Maker’s knowledge: early modern philosophical interpretations of geometry

Philosophical movements in the 17th century tried to mimic the geometrical method of the ancients. Some saw Euclid—with his ruler and compass in hand—as a “doer,” and thus characterised geometry as a “maker’s knowledge.” Others got into a feud about what to do when Euclid was at odds with Aristotle. Descartes thought Euclid’s axioms should be justified via theology.

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Everybody has seen the painting The School of Athens, the famous Renaissance fresco by Rafael. It shows all the great thinkers of antiquity engaged in lively intellectual activity. Plato and Aristotle are debating the relative merits of the world of ideas and the world of the senses, both gesticulating to emphasize their point. Others are absorbed in other debates and lectures, somebody’s reading, somebody’s writing.

But here’s something most people don’t notice in this painting. There is one and only one person in this entire pantheon who is actually making something. Everybody is thinking, arguing, reading, writing. Except Euclid. Euclid is drawing with his compass. He is producing the subject matter he is studying. He is active with his hands. He’s practically a craftsman among all these philosophers.

In the ancient world, the mathematician is the maker. Geometry is the most hands-on of all the branches of philosophy and higher learning.

Today the cliche is that a math nerd is almost comically feeble in anything having to do with physical action.

But ancient geometry was in the thick of the action. You had to roll up your sleeves to do geometry. Even in theoretical geometry you would constantly draw, construct, work with instruments. It was a short step to engineering. The greatest ancient mathematician, Archimedes, is almost as famous for his feats in engineering. Such as mechanical devices for lifting and moving heavy objects, and for transporting water. Archimedes and other mathematicians were also at the front lines of war, building catapults and many other warfare machines according to precise calculations. They were architects. The Hagia Sophia in Istanbul for example, was designed by a mathematician, Isidore, who had written an appendix to Euclid’s Elements.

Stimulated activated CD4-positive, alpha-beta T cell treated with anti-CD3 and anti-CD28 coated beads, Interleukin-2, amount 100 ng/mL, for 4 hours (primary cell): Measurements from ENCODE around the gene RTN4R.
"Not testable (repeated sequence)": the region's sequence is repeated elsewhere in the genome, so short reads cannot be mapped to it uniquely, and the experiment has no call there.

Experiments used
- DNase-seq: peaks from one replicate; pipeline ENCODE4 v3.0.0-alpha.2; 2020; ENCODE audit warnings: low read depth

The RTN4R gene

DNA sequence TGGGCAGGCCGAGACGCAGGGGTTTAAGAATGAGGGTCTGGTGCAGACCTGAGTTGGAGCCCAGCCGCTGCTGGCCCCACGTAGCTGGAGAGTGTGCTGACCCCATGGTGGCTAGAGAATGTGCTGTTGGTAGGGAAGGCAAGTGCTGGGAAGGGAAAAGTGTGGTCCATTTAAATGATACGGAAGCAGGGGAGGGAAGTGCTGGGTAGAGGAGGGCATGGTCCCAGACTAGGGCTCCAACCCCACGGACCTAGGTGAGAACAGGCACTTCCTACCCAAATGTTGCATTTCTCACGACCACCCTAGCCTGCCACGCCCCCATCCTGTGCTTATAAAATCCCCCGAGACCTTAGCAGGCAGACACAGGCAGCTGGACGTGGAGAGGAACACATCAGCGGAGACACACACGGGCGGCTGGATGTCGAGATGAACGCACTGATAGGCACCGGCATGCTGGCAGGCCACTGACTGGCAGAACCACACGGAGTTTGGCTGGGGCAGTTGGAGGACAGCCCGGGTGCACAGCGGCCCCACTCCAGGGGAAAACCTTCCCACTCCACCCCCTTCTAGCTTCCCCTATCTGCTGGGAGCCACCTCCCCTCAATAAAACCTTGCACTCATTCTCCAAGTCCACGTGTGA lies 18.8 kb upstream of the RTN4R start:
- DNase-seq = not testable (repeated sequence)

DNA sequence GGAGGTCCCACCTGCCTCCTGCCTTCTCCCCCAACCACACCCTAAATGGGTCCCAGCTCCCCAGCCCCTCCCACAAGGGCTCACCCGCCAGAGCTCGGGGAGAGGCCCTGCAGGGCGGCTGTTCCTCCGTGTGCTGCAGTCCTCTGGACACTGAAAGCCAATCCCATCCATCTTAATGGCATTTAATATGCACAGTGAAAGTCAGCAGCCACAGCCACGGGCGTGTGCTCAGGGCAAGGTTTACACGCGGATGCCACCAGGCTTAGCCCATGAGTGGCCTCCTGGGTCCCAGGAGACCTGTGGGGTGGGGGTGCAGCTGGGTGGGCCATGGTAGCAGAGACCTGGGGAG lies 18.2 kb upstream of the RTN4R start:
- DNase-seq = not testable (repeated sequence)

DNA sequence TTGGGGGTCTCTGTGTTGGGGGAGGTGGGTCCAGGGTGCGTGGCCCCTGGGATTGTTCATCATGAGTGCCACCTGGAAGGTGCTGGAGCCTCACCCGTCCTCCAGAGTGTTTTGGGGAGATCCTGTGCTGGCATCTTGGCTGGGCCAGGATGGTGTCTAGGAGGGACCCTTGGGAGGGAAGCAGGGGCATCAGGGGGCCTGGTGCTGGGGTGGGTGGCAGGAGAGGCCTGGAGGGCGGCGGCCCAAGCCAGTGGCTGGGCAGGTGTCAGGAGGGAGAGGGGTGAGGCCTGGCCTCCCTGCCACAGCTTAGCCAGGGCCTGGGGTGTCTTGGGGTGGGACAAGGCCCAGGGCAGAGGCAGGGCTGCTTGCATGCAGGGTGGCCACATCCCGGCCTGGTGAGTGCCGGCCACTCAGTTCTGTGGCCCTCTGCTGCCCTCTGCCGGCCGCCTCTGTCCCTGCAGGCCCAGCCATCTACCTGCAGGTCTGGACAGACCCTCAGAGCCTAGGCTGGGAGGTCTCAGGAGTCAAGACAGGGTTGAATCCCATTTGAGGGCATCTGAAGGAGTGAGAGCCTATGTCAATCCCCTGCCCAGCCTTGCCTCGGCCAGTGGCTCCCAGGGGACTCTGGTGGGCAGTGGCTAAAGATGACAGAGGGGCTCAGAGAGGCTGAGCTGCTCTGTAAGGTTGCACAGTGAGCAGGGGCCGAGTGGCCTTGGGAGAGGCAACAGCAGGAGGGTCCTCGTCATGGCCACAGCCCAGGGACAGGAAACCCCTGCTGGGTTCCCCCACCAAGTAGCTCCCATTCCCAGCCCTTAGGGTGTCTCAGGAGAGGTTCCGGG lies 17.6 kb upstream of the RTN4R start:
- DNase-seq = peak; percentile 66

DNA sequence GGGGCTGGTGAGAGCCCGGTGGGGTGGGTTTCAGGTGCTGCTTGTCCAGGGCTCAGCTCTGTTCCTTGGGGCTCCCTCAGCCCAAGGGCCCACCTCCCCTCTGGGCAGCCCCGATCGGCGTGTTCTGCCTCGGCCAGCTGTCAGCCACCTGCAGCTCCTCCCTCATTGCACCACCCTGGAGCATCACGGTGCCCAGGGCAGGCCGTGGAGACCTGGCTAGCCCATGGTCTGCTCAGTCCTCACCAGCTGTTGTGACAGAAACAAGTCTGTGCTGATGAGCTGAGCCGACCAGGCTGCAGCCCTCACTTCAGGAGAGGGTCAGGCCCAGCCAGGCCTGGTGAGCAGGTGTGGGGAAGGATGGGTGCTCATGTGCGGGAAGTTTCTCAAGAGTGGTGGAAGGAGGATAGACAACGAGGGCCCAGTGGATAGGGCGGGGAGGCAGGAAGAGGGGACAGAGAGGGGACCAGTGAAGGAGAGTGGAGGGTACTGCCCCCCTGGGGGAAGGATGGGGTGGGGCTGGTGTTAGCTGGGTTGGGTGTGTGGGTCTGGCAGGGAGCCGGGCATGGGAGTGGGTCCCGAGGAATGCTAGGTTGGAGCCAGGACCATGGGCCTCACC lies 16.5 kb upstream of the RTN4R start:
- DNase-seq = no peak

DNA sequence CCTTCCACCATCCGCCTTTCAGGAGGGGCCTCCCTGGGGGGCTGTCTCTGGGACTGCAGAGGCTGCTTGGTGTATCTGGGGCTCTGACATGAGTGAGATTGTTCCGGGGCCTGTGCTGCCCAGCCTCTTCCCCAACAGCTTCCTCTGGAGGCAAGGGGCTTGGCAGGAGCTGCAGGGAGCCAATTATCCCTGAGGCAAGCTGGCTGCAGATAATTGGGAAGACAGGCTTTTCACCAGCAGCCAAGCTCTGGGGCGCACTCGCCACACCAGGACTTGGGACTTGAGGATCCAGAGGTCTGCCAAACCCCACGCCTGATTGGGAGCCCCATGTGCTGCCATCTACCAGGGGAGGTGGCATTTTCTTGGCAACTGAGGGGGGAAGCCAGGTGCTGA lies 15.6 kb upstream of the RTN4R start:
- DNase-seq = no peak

In early modern modern times, like the 17th century, this link between mathematics and concrete action was well understood and appreciated.

Francis Bacon was sick of traditional philosophy because “it can talk, but it cannot generate.” This frustration led him to the radical counterproposal: to know is to do. “What in operation is most useful, that in knowledge is most true.” And on the other hand “to study or feign inactive principles of things is the part of those who would sow talk and nourish disputations.” So we have to condemn much traditional philosophy and turn more to action, to doing.

Perhaps the most important difference between ancient mathematics and ancient philosophy is precisely this. That mathematics is active, while philosophy merely “sows talk and nourishes disputations.” Perhaps that is the explanation for why mathematics proved so fruitful, still thousands of years later, both for intricate theory, such as planetary motions, and for practice, such as engineering, navigation, and so on. Try doing that with Aristotle’s doctrine of causes or Plato’s theory of the soul. Those things are great for “sowing disputations” but if doing is the goal then you can’t get much mileage out of them.

Thomas Hobbes, another famous 17th-century philosopher, very much agreed with this analysis. Hobbes famously declared that “Geometry is the only science that it hath pleased God hitherto to bestow on mankind.” How so? What makes geometry different from all other branches of philosophy and science?

Constructions, of course. Hobbes is very explicit about this. “If the first principles contain not the generation of the subject, there can be nothing demonstrated as it ought to be.” This is what makes mathematics different. Its principles contain the generation of the subject: Euclid’s postulates correspond to ruler and compass, and these are tools that generate the figures that geometry is about.

All philosophical and scientific theories are based on some assumptions or axioms. But they are not generative axioms. They are not a recipe for producing everything the theory talks about from nothing.

In this light we can readily appreciate for instance Hobbes’s otherwise peculiar-sounding claim that political philosophy, rather than physics or astronomy, is the field of knowledge most susceptible to mathematical rigour. Here’s how he puts it: